Types of misconduct

There are three types of misconduct:

High-risk misconduct refers to concerns that a student may have threatened the safety of the University or of any person.

General misconduct refers to concerns that a student may have:

  • failed to comply with a reasonable request from a member of staff
  • affected the reputation of the University
  • discriminated against another person
  • harassed or intimidated or bullied another person
  • created or used false documents
  • caused property damage
  • committed theft
  • improperly used University facilities
  • hacked or inappropriately accessed computer records
  • breached copyright
  • encouraged other students to behave inappropriately.

Academic misconduct refers to concerns that a student may have cheated by:

  • taking notes or other unauthorised materials into an examination
  • plagiarising the work of another person or student
  • deliberately letting their work be used by another student
  • impersonating another student, or allowing themselves to be impersonated
  • breaching the research code
  • somehow misleading the teacher responsible for an assessment task.


The Student conduct policy describes the values and behaviours expected of all students and staff.

The Student conduct regulations describes the processes that can be used when there are concerns that a student may have behaved inappropriately.

The Student Charter outlines behavioural expectations of RMIT's staff and students in accordance with the institution's core values.

Want to appeal?

Students may appeal against decisions of misconduct made by a senior officer or the Student Conduct Board.

Appeals must be made on one or more of the following reasons:

  • The decision was made because of personal bias or ill-will.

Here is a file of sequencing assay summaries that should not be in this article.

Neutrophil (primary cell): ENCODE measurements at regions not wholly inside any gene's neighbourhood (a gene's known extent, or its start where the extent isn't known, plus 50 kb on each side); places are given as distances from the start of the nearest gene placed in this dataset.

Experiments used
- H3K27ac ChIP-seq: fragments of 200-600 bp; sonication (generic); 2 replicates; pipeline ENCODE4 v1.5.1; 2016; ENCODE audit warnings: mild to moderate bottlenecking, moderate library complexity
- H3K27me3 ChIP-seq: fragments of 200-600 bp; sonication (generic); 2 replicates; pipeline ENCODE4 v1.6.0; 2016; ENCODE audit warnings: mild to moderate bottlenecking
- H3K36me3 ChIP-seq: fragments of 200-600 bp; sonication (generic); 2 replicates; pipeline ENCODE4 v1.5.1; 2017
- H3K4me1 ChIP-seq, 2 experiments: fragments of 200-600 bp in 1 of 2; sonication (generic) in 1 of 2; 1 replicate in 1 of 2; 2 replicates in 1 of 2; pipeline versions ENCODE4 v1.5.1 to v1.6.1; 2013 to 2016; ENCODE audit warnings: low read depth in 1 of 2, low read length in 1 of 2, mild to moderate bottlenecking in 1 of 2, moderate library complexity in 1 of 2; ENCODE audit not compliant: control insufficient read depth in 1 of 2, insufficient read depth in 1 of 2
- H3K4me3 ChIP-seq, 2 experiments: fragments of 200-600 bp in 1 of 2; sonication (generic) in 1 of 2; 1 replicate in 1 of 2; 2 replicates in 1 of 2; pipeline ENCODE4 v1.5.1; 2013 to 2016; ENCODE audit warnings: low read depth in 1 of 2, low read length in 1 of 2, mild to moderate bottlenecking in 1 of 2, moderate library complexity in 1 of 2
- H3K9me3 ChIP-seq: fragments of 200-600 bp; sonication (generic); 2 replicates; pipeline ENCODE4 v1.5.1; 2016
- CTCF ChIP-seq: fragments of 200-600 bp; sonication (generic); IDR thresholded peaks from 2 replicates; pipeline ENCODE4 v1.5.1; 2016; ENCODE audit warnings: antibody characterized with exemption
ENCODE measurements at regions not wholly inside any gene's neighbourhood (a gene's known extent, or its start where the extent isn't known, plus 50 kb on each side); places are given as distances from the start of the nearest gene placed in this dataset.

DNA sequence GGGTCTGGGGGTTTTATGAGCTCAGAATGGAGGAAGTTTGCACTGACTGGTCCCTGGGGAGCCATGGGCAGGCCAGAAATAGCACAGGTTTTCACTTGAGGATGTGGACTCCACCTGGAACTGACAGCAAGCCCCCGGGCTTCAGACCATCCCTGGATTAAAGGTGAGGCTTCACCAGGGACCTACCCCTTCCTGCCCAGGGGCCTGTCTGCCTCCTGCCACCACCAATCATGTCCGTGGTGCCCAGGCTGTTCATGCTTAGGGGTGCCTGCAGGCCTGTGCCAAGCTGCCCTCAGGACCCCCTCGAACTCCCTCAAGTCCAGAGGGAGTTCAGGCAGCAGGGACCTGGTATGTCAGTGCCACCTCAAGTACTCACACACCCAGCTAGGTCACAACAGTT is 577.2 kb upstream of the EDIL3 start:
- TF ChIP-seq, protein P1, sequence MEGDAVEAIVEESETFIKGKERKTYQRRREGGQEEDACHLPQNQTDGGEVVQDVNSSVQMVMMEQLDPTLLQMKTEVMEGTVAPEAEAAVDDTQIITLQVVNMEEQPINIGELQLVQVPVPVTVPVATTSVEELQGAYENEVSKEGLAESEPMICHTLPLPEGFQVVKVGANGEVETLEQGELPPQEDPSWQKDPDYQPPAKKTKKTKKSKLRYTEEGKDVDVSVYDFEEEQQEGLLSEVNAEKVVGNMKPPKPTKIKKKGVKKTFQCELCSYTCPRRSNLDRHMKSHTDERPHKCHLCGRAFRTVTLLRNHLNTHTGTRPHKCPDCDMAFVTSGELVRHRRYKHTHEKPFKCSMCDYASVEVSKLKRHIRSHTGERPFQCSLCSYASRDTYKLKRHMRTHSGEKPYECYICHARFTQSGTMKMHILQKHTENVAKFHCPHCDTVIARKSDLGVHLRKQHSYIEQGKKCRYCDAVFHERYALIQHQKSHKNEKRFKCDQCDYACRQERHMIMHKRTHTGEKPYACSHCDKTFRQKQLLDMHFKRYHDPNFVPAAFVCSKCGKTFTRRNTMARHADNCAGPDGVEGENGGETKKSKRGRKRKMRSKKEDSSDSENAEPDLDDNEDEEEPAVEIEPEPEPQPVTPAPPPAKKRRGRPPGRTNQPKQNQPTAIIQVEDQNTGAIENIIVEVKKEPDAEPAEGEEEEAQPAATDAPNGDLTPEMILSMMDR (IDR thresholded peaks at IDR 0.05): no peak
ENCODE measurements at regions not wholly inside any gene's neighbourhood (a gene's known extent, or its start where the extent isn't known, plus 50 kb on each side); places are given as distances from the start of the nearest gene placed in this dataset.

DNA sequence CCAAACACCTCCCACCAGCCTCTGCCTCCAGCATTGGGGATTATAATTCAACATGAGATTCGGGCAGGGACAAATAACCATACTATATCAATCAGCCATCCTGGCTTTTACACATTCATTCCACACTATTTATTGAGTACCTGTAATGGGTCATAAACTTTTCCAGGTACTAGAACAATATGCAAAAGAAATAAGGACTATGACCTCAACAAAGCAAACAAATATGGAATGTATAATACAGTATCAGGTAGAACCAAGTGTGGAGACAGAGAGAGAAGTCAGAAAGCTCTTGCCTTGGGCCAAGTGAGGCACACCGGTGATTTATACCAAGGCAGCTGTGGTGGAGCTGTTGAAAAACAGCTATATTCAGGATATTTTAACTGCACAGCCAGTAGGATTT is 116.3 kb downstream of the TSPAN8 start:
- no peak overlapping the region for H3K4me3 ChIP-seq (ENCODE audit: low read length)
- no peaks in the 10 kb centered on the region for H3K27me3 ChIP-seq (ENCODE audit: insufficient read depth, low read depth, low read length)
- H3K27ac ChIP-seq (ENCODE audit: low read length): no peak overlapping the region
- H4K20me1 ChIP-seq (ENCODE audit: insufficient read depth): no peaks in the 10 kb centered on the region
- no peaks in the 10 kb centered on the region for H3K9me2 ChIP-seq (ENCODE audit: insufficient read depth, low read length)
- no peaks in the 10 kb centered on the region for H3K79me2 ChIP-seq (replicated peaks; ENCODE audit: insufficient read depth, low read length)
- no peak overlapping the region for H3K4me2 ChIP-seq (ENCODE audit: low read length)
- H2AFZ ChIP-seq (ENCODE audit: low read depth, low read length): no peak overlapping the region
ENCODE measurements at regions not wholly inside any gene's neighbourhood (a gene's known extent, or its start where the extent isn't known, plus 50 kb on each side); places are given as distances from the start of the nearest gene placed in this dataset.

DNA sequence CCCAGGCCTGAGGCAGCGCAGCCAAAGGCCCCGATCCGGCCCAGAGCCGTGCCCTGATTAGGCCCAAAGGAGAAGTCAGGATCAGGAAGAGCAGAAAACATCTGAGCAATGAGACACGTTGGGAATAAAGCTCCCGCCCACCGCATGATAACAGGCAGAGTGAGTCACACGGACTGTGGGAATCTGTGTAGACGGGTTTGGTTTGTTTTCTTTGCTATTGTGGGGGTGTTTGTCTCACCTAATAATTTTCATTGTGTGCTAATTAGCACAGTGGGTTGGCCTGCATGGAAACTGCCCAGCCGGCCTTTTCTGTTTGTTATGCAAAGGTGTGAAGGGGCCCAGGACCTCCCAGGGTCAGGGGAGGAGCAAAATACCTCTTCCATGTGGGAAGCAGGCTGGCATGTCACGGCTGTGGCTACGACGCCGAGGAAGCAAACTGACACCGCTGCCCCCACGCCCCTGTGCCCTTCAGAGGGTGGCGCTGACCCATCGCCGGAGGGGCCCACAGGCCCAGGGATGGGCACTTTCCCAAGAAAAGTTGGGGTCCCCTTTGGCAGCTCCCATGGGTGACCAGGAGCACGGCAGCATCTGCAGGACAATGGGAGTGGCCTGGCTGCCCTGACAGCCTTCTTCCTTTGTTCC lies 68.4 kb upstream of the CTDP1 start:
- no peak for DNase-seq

• There has been a breach of University policy that had a significant impact on the decision.
  • The penalty was unreasonable, disproportionate or inappropriate.
  • There is important new evidence that was not available before.

For further information, please refer to the Appeals webpage.

Going to a hearing?

‘Hearing’ is the word for the formal process used to:

  • decide whether or not a student has committed misconduct; or
  • consider an appeal against a decision or penalty for misconduct.

Students are always entitled to natural justice.

The following guides provide information about the hearing processes:


Resources of the Student Union

Student rights officers provide students with independent advice and advocacy.

Compass provides an information and referral service.

Resources of the University

RMIT Counselling provides students with a safe and confidential way to discuss difficult and personal issues.

RMIT Chaplaincy provides compassionate help and spiritual support for students and staff of all faiths and none.

RMIT Property Services provides students with advice about personal safety.

RMIT Privacy provides students with information and resources about the proper use of personal information, including social media.

Get help

For general queries contact the Student Conduct Secretariat by email at student.conduct@rmit.edu.au or on tel. +61 3 9925 8965 during business hours.

For queries regarding the appeals process, contact the Student Conduct Appeals Secretariat by email at studentconductappeals@rmit.edu.au or on tel. +61 9925 8961 during business hours.